On 21 December 2018, the Spanish Government approved Royal Decree 23/2018, by which the Spanish Trade Mark Law was amended to incorporate the changes included in the EU Harmonization Directive 2015/2436.

The main amendments incorporated in the new law include:

1. Any individual or legal person, no matter its nationality, place of residence or establishment, will be entitled to apply and own a Spanish Trade Mark.

2. It will be possible to represent the sign of the mark by any means which allows the subject matter of protection to be determined in a clear and precise way.

3. Changes are introduced in the list of absolute grounds of refusal, incorporating:

i) the prohibition to register not only the shape, but also another characteristic, which results from the nature of the goods themselves, of forms which are necessary to obtain a technical result or which gives a substantial value to the goods.

ii) The prohibitions relating to designations of origin and geographical indications have been redrafted to what is foreseen in the Directive.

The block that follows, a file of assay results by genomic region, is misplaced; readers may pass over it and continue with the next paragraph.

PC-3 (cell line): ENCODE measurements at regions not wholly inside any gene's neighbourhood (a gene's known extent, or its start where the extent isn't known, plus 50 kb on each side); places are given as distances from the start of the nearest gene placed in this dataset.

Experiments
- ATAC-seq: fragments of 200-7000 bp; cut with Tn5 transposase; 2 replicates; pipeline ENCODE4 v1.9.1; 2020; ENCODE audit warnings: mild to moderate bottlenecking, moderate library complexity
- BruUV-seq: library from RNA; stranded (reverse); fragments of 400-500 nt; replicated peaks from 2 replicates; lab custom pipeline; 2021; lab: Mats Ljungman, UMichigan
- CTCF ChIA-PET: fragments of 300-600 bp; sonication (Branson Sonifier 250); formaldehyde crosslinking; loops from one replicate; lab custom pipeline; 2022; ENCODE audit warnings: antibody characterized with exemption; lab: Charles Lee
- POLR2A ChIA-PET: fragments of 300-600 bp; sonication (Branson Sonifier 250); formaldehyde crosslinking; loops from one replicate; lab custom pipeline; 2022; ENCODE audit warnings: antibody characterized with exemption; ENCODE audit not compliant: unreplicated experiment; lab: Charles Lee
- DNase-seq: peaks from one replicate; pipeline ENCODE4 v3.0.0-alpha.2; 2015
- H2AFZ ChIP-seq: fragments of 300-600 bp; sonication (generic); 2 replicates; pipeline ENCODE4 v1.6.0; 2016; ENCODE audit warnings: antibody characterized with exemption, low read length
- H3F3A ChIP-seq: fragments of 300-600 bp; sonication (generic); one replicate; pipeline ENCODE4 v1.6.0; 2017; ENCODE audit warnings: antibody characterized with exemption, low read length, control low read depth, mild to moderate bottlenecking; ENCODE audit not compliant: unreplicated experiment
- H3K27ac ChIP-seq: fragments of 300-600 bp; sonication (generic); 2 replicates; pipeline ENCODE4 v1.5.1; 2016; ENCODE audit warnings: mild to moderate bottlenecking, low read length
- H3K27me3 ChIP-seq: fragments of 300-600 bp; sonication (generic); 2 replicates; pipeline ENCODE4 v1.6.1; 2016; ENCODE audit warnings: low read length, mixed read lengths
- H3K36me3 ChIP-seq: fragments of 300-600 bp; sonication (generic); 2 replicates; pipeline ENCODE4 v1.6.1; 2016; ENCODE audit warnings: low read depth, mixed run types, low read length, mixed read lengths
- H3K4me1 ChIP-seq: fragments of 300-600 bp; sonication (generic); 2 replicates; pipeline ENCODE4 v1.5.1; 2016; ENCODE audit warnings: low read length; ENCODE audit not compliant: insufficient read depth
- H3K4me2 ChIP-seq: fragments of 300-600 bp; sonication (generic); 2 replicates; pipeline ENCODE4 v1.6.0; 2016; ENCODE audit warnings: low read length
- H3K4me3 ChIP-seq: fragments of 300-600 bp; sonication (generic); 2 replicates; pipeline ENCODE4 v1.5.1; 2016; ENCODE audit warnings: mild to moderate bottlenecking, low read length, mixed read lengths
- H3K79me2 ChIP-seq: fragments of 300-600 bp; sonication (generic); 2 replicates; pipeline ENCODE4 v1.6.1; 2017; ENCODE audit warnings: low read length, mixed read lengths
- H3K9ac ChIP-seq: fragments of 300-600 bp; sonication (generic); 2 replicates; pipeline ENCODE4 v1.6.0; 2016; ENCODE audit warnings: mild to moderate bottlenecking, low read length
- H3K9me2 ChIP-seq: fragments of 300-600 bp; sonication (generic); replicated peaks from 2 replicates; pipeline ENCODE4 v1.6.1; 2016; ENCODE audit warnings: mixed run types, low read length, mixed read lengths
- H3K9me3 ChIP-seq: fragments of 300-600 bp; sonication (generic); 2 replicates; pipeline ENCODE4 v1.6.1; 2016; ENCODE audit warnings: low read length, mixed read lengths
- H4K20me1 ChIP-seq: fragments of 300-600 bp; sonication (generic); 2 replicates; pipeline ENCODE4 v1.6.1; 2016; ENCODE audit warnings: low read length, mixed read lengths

4. The distinction between well-known trade marks and reputed trade marks that existed in the former law has been eliminated, in order to align the Spanish law with the EU Directive. In the new law, only reputed trade marks are contemplated. However, the concept of unregistered well-known trade marks, as provided by Article 6bis of the Paris Convention, is retained.

5. In opposition proceedings, it will be possible to request the proof of use of the opponent’s trade mark, if it has been registered for more than five years.

6. The five-year period for the proof of use will start once the decision granting registration is final, instead of the date of the publication of the grant in the Spanish Official Gazette, as it was the case in the former law.

7. Direct revocation or cancellation actions on grounds of lack of use shall be filed before the Spanish Patent and Trade Mark Office. Revocation or cancellation actions for lack of use due to counterclaims in infringement actions will continue to be dealt with by the Spanish Civil Courts.

All the above changes entered into force on 14 January 2019, the final deadline to implement the EU Directive, except for the changes in paragraph 7 above, that will enter into force on 14 January 2023.

Now the Royal Decree must be validated by the Spanish Parliament, which will have to decide whether the law must be prosecuted as a Draft Law.

An Implementing Regulation will have to be adopted.

Luis-Alfonso Duran
Spanish Delegate of the Executive Committee
Study & Work Comission (CET)
Member, Group 1 – Trade Marks